364 :                 This module should implement a method named "new" that returns an object with two methods: "IN" and "OUT". These should return filehandles to use for debugging input and output correspondingly. The "new" method should inspect an argument containing the value of $ENV{PERLDB_NOTTY} at startup, or "$ENV{HOME}/.perldbtty$$" otherwise. This file is not inspected for proper ownership, so security hazards are theoretically possible.
370 :     Here's an example of using the $ENV{PERLDB_OPTS} variable:
perlrun.pod
63 :          $ perl -mysw 'f$env("procedure")' 'p1' 'p2' 'p3' 'p4' 'p5' 'p6' 'p7' 'p8' !
592 :                 Before Perl 5.10.0 and 5.8.8, PERL5SHELL was not taint checked when running external commands. It is recommended that you explicitly set (or delete) $ENV{PERL5SHELL} when running in taint mode under Windows.
665 :         $ENV{PATH}  = "/bin:/usr/bin";    # or whatever you need
666 :         $ENV{SHELL} = "/bin/sh" if exists $ENV{SHELL};
perlvar.pod
191 :                 $ENV{'bar'} = \$foo;
192 :                 if( ref $ENV{'bar'} ) {
201 :                 $ENV{'bar'} = \$foo;
205 :                        q/print ( ref $ENV{'bar'}  ? 'ref' : 'non ref' ) /);
perlipc.pod
211 :         $ENV{PATH} .= ":/etc:/usr/etc";
611 :         BEGIN { $ENV{PATH} = "/usr/bin:/bin" }
651 :         BEGIN { $ENV{PATH} = "/usr/bin:/bin" }
808 :         BEGIN { $ENV{PATH} = "/usr/bin:/bin" }
perldebguts.pod
12 :     *   Perl inserts the contents of $ENV{PERL5DB} (or "BEGIN {require 'perl5db.pl'}" if not present) before the first line of your program.
645 :     If Perl has been compiled using Perl's malloc you can analyze Perl memory usage by setting $ENV{PERL_DEBUG_MSTATS}.
647 :   Using $ENV{PERL_DEBUG_MSTATS}
648 :     If your perl is using Perl's malloc() and was compiled with the necessary switches (this is the default), then it will print memory usage statistics after compiling your code when "$ENV{PERL_DEBUG_MSTATS} > 1", and before termination of the program when "$ENV{PERL_DEBUG_MSTATS} >= 1". The report format is similar to the following example:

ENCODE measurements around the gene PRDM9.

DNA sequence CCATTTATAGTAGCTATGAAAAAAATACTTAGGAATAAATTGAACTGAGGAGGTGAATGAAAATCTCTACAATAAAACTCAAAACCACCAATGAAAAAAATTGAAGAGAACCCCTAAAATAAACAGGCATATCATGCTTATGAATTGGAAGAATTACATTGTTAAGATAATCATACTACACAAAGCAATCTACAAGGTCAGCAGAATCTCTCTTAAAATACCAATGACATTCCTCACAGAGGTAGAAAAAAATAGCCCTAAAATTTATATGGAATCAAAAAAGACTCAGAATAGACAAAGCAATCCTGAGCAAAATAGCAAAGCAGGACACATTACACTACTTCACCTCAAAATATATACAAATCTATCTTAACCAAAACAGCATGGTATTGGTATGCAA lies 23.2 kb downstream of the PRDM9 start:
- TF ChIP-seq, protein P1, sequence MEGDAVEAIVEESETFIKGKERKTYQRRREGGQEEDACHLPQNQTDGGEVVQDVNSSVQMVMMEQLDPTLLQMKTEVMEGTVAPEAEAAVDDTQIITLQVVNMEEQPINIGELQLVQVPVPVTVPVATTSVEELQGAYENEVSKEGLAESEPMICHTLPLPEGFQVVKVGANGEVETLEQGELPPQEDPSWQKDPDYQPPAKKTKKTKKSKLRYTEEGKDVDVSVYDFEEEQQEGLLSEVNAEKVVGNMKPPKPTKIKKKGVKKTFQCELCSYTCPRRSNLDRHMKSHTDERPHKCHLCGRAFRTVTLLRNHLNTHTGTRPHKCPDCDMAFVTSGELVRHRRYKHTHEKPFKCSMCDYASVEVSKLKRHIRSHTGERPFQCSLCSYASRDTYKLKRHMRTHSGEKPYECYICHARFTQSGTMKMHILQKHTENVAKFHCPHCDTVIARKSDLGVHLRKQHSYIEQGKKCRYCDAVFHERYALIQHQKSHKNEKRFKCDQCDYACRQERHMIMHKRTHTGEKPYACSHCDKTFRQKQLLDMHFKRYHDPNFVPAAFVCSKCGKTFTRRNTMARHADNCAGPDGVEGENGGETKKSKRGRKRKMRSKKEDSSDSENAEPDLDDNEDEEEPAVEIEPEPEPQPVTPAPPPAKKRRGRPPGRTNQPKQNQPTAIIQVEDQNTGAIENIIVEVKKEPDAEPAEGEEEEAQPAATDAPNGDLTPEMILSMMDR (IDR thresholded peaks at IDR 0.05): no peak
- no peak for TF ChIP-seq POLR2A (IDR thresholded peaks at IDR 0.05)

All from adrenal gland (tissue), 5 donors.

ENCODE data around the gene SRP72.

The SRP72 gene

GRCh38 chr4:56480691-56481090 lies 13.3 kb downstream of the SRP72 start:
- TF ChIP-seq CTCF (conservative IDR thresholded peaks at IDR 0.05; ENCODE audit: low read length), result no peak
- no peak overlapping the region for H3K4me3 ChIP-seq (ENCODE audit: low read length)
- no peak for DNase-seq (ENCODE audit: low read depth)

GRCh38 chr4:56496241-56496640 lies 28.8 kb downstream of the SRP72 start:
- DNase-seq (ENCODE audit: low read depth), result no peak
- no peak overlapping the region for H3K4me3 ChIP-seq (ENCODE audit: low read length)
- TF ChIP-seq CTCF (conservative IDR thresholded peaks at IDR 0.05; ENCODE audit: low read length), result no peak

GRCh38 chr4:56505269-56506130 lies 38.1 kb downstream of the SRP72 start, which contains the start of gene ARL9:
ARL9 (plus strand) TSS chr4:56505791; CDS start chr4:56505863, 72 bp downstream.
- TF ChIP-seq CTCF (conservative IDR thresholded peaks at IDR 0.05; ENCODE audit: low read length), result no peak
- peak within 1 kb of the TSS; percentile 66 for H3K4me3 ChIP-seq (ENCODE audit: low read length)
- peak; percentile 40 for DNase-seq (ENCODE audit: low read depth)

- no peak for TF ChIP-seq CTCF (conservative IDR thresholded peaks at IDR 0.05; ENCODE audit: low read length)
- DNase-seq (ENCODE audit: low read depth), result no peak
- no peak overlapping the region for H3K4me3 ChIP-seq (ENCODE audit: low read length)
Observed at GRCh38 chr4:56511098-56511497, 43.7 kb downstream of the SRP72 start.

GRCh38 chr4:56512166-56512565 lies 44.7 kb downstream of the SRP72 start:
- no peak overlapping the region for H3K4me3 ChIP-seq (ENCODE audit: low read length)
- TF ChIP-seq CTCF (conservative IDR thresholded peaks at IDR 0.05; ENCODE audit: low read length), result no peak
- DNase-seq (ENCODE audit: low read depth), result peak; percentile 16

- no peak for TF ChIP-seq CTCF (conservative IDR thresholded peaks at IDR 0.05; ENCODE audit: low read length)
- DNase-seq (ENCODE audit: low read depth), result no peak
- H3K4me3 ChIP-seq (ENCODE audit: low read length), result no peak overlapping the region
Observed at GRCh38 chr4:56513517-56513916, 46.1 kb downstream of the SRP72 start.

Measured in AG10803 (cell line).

perlop.pod
502 :         $home =  $ENV{HOME}
503 :               // $ENV{LOGDIR}
perlapio.pod
259 :         PerlIO_debug writes to the file named by $ENV{'PERLIO_DEBUG'} typical use might be
275 :         If $ENV{'PERLIO_DEBUG'} is not set PerlIO_debug() is a no-op.
perlmodinstall.pod
128 :         Then move the files (probably just the .pm files, though there may be some additional ones, too; check the module documentation) to their final destination: This will most likely be in "$ENV{MACPERL}site_lib:" (i.e., "HD:MacPerl folder:site_lib:"). You can add new paths to the default @INC in the Preferences menu item in the MacPerl application ("$ENV{MACPERL}site_lib:" is added automagically). Create whatever directory structures are required (i.e., for "Some::Module", create "$ENV{MACPERL}site_lib:Some:" and put "Module.pm" in that directory).
perlfilter.pod
244 :              Enabled => defined $ENV{DEBUG},
perlsyn.pod
308 :         foreach $item (split(/:[\\\n:]*/, $ENV{TERMCAP})) {
perluniintro.pod
176 :         BEGIN { $ENV{LC_ALL} = $ENV{LANG} = 'ru_RU.KOI8-R' }